New platform for action on adolescent AIDS must tackle disclosure

As leaders from around the world gather in Nairobi to launch ‘All In’ to end adolescent AIDS, Lucy Maroncha explores the issue of HIV disclosure, a key issue this initiative must tackle.

As leaders from around the world gather in Nairobi to launch ‘All In’ to end adolescent AIDS, Lucy Maroncha explores the issue of HIV disclosure, a key issue this initiative must tackle.

Imagine finding out you were born with HIV while going through the physical and emotional challenges of puberty. In Kenya many parents of HIV positive children hide their status from them as they grow up. I have seen how this can have devastating consequences for young people when they finally discover their status, causing serious emotional trauma.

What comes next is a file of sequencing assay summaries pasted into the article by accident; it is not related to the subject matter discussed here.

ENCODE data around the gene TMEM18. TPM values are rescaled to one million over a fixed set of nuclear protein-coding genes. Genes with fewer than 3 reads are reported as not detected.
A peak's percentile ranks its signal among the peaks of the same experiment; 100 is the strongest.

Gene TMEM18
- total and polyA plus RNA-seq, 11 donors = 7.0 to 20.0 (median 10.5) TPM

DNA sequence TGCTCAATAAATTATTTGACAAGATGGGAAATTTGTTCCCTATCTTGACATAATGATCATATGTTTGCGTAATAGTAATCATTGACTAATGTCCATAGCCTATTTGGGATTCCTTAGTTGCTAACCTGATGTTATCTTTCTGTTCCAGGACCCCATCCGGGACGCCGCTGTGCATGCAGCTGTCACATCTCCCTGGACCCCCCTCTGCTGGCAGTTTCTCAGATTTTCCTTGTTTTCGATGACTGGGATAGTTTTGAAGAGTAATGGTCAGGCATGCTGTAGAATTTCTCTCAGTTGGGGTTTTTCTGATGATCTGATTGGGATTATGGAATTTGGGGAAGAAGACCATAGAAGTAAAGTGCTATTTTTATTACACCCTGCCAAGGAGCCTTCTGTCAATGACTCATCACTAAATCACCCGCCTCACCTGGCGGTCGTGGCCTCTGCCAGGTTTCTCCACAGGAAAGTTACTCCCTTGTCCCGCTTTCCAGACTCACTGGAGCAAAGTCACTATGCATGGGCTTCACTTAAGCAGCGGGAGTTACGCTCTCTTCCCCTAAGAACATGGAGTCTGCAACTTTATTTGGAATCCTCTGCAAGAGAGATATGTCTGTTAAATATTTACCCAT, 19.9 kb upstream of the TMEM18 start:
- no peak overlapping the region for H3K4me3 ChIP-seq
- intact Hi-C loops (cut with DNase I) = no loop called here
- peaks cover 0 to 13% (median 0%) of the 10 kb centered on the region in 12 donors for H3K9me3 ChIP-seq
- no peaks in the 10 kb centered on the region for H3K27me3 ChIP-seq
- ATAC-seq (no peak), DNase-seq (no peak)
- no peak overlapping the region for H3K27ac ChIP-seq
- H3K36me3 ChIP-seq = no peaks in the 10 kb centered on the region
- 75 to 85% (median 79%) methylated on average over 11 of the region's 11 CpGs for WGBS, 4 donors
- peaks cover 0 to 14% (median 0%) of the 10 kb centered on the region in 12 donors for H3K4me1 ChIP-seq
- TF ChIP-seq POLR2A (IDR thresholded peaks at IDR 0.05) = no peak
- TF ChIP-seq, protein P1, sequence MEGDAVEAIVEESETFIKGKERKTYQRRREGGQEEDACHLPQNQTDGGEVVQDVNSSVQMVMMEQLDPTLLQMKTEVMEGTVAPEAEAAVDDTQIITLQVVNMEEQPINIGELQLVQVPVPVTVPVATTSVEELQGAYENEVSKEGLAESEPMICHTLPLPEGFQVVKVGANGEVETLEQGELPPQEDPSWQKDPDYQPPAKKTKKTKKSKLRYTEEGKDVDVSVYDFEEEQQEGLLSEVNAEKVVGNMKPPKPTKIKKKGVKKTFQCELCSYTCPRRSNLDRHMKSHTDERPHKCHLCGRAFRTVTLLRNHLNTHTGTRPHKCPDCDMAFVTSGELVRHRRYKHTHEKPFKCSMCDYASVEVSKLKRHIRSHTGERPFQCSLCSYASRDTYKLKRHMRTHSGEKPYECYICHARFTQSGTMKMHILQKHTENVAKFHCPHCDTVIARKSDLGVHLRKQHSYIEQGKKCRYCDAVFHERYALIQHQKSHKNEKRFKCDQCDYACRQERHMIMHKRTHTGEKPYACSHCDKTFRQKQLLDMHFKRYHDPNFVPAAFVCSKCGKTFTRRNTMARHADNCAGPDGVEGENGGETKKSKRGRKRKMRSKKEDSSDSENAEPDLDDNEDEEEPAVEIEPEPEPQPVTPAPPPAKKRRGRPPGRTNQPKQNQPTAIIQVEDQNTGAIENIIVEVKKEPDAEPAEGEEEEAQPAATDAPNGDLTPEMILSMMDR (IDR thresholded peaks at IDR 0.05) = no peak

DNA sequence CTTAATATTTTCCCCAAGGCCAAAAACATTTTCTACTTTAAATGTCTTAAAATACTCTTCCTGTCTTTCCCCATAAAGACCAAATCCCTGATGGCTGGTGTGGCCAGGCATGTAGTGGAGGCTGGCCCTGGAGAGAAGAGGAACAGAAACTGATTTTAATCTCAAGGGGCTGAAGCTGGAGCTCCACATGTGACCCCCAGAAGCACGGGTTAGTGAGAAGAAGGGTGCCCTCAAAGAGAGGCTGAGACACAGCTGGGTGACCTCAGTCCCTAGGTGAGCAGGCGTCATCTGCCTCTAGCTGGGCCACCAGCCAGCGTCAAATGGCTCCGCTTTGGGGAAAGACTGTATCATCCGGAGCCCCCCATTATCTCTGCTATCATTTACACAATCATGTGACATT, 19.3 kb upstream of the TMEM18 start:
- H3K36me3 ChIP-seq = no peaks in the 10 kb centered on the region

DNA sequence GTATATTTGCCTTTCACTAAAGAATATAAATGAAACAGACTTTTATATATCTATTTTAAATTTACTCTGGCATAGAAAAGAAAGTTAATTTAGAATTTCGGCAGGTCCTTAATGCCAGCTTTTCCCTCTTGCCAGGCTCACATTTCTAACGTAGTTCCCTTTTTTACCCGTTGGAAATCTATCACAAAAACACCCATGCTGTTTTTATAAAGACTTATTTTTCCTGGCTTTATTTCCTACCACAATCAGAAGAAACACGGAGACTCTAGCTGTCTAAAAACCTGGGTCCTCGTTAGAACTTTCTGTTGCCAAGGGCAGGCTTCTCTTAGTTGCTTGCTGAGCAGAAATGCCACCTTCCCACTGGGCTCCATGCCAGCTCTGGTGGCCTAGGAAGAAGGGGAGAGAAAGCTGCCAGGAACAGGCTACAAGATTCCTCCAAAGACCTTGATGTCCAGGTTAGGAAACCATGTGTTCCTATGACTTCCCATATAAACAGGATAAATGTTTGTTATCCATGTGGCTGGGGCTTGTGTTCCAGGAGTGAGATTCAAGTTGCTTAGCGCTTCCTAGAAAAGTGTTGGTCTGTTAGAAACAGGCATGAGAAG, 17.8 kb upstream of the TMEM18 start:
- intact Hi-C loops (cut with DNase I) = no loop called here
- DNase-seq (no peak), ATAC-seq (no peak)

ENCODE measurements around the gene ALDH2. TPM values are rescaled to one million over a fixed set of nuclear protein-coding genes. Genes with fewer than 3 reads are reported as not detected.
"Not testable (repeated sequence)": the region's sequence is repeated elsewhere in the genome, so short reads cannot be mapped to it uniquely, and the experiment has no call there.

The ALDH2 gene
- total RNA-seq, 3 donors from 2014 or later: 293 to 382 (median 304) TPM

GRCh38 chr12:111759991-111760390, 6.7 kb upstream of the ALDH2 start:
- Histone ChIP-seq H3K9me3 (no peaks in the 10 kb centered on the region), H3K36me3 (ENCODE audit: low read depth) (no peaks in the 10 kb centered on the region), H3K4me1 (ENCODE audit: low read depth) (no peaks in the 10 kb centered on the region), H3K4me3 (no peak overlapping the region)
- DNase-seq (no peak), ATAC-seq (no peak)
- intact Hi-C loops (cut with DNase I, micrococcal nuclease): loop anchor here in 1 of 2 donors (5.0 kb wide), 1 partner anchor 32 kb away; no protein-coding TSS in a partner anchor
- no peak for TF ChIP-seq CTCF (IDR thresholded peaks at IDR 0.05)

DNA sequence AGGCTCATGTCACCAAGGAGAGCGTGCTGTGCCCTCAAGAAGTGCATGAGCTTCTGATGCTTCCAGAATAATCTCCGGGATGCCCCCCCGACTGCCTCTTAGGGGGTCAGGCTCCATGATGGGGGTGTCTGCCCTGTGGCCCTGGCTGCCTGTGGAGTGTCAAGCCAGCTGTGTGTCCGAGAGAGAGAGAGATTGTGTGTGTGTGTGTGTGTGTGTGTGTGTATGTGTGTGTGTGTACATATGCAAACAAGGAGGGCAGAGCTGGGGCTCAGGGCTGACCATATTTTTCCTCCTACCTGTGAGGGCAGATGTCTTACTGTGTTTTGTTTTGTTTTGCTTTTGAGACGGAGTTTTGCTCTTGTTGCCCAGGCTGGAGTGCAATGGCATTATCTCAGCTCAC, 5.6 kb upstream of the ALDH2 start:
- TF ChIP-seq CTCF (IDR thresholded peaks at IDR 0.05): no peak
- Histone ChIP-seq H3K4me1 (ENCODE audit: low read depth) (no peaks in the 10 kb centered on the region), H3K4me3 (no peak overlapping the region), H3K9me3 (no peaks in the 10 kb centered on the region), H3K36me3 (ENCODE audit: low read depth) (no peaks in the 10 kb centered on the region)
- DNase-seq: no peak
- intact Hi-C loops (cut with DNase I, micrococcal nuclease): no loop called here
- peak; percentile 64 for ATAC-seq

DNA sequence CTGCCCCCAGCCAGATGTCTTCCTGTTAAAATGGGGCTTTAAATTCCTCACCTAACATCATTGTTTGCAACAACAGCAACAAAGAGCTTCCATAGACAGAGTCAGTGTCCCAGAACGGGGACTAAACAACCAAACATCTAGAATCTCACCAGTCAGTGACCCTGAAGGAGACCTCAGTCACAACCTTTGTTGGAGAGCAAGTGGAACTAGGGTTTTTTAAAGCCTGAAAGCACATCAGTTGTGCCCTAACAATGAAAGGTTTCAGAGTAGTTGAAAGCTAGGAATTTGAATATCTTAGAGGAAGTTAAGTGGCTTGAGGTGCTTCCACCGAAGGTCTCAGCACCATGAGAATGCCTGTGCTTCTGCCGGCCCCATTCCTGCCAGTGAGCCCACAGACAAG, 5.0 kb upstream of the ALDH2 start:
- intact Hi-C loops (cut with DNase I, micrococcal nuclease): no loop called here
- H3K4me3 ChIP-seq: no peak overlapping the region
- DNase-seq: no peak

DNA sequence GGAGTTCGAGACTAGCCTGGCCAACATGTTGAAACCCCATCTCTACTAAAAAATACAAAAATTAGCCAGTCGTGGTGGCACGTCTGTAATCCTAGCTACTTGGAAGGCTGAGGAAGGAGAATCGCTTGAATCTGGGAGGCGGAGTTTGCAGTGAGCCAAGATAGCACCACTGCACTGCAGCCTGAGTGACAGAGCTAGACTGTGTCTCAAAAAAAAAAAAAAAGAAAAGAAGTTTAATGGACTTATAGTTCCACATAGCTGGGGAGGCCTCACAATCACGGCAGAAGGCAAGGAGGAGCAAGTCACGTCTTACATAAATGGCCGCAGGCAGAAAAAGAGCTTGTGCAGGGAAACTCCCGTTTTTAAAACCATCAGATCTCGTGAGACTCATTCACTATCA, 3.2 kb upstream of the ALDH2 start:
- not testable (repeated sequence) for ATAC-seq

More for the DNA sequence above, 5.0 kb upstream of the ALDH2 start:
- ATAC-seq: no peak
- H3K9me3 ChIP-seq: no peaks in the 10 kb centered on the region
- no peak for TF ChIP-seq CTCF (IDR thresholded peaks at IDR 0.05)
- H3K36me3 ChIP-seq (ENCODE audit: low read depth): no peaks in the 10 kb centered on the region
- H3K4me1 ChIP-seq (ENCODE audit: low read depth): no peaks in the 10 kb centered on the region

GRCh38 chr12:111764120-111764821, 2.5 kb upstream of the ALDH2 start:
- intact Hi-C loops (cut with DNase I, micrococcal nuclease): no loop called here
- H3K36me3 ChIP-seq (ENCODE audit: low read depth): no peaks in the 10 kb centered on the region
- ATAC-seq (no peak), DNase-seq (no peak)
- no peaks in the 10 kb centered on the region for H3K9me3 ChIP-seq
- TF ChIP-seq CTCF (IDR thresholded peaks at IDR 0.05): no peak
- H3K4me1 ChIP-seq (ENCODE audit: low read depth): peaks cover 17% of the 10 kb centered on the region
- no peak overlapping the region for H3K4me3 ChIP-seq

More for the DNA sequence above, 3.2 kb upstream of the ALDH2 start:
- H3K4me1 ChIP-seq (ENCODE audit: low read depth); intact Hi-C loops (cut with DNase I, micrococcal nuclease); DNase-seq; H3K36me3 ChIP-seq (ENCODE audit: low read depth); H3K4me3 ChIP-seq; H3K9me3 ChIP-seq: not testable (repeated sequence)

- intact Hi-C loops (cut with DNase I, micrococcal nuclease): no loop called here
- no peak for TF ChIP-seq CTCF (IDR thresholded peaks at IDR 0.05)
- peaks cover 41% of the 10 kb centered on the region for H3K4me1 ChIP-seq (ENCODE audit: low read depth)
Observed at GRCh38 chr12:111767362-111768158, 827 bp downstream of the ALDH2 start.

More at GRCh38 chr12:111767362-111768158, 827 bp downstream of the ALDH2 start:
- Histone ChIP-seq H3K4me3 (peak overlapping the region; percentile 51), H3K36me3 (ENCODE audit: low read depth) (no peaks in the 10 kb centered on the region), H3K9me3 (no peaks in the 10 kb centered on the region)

Clinical experts agree. George Abungu, a psychological counsellor, says children have high expectations and, when they discover their HIV status, they imagine their dreams are shattered. “This can make children withdraw and sometimes get into severe depression,” he says.

So why are parents still not disclosing their children’s status? Parenting is never an easy job and parents of children living with HIV face extra tensions and pressures. These include a fear of harsh judgment or embarrassment in communities where talking about sex is still taboo, the misconception that HIV is only sexually transmitted, the belief that young children can’t cope with knowing their status and a fear of them being stigmatised by their peers. Parents also fear rejection from their children and a loss of trust. These are tough issues but we must face up to them and support parents to be open with their children. The alternative is to risk losing them all together.

Parents’ fears